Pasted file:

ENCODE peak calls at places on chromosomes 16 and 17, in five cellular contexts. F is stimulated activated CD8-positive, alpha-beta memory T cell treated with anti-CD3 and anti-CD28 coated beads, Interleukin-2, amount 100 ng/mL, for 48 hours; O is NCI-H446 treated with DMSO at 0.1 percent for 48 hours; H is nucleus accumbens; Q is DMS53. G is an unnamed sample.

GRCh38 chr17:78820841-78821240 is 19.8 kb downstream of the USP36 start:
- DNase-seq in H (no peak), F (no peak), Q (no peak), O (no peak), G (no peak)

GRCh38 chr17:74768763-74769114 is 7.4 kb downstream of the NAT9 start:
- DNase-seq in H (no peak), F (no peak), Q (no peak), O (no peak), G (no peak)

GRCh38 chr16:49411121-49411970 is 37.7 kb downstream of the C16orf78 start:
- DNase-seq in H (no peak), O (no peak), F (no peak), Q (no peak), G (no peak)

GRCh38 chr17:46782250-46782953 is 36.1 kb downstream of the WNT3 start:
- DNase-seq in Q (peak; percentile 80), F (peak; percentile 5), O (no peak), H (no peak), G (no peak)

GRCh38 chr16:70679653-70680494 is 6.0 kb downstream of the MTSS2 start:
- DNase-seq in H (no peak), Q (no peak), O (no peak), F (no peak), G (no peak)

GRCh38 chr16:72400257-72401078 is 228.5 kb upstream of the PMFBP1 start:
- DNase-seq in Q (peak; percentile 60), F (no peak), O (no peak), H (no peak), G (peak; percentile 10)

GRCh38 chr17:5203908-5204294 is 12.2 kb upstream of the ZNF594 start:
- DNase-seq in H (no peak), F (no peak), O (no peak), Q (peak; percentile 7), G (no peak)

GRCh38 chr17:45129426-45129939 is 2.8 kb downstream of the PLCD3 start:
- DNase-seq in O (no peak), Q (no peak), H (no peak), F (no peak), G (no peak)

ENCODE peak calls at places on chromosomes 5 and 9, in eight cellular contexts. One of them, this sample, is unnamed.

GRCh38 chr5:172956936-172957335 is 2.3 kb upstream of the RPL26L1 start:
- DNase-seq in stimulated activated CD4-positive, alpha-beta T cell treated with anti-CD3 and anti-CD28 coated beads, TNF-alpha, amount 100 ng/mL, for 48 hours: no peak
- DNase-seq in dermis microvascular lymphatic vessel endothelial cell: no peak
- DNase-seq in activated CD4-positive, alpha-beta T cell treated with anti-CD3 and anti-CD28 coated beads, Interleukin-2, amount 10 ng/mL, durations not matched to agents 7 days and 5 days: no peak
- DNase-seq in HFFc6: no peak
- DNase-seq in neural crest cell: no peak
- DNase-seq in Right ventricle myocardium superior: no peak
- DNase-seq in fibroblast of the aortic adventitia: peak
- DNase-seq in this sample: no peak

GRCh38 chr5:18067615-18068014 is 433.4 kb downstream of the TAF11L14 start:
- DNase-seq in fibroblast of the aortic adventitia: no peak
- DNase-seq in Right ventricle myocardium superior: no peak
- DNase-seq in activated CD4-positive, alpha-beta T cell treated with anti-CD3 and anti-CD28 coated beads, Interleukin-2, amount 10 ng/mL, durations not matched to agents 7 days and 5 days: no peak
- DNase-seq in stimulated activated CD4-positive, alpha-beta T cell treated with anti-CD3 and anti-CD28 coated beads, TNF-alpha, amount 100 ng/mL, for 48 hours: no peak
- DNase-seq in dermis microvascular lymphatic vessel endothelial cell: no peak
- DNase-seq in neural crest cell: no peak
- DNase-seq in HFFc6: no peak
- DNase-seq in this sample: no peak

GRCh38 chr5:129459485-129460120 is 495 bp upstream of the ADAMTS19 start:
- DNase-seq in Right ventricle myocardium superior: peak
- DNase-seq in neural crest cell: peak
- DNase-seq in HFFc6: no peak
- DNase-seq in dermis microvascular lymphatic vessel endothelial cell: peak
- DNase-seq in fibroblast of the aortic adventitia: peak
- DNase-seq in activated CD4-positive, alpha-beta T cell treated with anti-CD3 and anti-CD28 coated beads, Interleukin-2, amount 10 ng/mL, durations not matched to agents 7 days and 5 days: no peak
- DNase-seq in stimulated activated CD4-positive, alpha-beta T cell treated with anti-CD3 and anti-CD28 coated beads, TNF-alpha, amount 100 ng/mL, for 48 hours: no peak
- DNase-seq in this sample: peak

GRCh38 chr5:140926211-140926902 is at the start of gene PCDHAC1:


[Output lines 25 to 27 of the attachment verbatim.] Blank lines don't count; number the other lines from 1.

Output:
- DNase-seq in Right ventricle myocardium superior: no peak
- DNase-seq in fibroblast of the aortic adventitia: peak
- DNase-seq in this sample: no peak